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In a nutshell, the sum of Physics is a continually evolving mathematical model of the natural world. Physics majors study the exact, fundamental laws of nature. They study the structure of all sizes and kinds of materials and particles - the very universe itself. They also seek to understand and define the properties of energy, temperature, distance, and time, and they try to describe all of these things through mathematical equations. It's mind-blowing stuff, and what follows from Physics labs is cutting-edge technology. The transistor, the laser, MRI medical systems, and superconductors are just a few of the things for which physicists are responsible.

If you major in Physics, you'll study a remarkably broad range of natural phenomena - everything from submicroscopic elementary matter to black holes to the endless reaches of the galaxy. You'll carry out and read about tons of experiments and you'll do more complicated math than most mortals would ever want to shake a stick at. Yours will be the quest for the underlying logic and the theoretical structure that unifies and explains all the different phenomena of the universe. It's a dirty job, but somebody's got to do it.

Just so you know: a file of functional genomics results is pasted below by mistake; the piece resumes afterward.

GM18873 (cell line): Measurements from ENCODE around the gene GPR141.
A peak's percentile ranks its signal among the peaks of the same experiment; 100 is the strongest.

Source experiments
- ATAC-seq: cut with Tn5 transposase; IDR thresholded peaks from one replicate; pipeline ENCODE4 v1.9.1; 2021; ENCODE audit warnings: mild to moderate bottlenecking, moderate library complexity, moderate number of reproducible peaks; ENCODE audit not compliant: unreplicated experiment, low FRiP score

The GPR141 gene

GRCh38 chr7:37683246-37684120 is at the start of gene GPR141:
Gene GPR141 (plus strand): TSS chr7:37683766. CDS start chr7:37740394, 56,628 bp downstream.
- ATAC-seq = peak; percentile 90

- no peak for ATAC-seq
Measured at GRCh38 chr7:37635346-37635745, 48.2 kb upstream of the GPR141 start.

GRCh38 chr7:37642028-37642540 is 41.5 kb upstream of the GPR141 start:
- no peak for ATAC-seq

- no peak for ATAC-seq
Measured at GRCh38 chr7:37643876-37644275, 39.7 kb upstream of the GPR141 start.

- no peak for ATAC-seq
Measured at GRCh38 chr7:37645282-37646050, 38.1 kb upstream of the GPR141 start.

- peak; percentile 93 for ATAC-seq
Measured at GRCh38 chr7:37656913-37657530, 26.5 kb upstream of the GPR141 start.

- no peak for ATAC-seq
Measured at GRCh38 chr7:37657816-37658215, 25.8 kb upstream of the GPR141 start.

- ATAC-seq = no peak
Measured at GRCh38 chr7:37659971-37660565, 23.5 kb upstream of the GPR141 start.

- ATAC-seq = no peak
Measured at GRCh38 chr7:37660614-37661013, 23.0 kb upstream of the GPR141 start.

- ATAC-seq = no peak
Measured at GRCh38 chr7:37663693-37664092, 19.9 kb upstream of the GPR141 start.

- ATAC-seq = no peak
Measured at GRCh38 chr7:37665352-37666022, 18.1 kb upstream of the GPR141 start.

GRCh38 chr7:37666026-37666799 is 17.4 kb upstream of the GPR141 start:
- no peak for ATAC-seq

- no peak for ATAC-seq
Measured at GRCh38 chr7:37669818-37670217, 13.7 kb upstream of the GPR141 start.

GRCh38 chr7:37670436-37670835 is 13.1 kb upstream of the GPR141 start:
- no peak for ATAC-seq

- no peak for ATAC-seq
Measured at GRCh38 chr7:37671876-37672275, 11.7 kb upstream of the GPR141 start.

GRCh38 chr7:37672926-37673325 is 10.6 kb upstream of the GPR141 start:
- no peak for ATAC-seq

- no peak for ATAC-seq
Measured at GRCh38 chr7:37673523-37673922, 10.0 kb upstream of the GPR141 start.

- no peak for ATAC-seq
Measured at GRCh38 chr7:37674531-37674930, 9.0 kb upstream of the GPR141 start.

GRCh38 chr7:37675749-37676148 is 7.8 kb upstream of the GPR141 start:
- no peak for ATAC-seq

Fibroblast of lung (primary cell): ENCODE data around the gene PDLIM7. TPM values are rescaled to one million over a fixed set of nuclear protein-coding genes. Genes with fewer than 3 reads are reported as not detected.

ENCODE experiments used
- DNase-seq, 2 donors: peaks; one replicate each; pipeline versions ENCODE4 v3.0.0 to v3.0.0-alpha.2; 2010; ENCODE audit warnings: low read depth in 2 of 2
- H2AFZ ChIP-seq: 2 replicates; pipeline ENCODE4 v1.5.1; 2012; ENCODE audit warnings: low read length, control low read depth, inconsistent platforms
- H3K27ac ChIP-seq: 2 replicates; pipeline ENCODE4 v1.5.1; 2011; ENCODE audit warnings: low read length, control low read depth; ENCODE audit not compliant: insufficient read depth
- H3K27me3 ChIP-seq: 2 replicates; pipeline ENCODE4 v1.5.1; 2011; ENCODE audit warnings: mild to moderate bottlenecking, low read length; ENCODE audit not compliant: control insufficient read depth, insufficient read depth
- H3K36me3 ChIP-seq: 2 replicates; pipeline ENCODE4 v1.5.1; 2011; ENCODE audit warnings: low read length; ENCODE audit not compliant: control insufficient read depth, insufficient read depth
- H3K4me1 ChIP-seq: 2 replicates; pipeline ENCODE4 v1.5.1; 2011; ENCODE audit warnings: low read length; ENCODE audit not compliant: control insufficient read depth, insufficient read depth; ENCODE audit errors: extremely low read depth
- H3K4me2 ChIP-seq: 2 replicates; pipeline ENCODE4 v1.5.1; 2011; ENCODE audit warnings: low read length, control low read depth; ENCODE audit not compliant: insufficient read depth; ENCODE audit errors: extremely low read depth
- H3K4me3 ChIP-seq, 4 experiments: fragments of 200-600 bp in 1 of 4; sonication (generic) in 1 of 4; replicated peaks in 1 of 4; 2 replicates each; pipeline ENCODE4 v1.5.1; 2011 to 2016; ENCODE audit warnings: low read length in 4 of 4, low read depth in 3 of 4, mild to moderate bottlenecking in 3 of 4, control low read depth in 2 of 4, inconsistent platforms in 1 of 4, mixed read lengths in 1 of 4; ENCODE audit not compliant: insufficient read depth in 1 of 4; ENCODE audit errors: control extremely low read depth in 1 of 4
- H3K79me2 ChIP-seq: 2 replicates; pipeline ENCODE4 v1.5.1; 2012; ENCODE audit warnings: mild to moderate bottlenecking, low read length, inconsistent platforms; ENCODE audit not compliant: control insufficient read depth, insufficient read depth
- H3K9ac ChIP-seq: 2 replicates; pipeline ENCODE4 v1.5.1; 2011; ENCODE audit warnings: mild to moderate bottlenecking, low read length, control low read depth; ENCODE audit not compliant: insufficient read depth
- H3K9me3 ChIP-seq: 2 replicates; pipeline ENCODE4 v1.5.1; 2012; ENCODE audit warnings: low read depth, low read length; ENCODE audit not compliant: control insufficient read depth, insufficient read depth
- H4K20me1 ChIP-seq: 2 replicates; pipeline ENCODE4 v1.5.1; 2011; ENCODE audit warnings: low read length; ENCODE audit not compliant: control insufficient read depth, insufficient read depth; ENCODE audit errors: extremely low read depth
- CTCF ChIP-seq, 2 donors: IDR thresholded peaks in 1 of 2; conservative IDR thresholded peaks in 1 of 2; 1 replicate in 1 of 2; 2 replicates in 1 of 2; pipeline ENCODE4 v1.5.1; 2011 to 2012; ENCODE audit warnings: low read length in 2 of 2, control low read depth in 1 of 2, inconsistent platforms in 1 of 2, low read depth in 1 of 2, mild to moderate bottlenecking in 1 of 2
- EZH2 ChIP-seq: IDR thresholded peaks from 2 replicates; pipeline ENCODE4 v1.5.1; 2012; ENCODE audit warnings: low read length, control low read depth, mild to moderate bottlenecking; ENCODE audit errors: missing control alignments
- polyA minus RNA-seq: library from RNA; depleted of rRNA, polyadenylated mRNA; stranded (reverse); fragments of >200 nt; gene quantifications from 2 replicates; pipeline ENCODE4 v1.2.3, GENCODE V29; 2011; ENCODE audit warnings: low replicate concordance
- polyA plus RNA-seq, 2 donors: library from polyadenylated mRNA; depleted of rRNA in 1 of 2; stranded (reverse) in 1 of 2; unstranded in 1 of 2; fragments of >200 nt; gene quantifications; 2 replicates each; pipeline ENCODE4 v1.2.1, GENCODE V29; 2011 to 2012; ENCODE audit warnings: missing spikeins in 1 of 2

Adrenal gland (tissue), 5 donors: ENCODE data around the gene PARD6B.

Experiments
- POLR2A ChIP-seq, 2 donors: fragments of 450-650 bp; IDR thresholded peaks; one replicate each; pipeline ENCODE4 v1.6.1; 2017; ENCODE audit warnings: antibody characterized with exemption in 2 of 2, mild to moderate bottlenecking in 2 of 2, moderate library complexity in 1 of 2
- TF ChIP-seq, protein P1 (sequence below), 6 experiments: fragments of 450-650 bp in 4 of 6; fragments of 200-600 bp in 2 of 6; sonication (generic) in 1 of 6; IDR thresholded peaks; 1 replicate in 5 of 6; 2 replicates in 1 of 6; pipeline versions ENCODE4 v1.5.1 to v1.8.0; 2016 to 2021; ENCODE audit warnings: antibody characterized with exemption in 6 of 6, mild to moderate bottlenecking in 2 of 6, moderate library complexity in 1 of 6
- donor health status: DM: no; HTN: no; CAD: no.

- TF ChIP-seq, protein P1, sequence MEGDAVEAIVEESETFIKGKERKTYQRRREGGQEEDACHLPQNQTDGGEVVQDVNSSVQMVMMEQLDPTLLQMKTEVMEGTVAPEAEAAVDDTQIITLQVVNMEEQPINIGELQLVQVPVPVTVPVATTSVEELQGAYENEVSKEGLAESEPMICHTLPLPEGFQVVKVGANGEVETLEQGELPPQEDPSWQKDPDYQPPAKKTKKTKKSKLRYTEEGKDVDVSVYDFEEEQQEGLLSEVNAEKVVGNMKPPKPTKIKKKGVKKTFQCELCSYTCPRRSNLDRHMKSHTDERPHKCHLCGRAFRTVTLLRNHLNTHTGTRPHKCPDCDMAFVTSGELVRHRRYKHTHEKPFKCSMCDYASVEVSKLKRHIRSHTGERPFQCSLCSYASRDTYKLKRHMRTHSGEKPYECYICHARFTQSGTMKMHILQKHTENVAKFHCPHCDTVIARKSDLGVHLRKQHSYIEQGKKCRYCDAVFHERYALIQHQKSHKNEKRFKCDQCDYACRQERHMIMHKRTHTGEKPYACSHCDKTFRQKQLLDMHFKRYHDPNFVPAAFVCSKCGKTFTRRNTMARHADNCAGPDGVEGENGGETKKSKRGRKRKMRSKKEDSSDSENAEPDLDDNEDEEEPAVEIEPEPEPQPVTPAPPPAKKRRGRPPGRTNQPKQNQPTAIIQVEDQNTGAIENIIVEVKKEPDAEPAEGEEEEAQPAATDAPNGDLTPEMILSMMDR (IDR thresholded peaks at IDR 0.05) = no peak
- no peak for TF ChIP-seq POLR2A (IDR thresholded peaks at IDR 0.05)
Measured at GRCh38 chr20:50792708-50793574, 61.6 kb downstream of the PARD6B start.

• Calculus and Analytic Geometry

  • Chemistry

  • Computer Science

  • Differential Equations

  • Dynamics of Particles and Waves

  • Electromagnetic Theory

  • Linear Algebra

  • Physics I-II

  • Quantum Physics

  • Thermodynamics and Statistical Mechanics

  • Vector Analysis


Physics requires a solid footing in mathematics. Take all the math and Physics that your high school offers. It's a really good idea to take calculus. It's essential that you are ready to jump right into college-level calculus your first semester if you think you might major in Physics. Experience with computers and computer programming will also prove very valuable. Contact a local university for information about programs in Physics, so you can choose courses that satisfy admission requirements and prepare you for the workload ahead.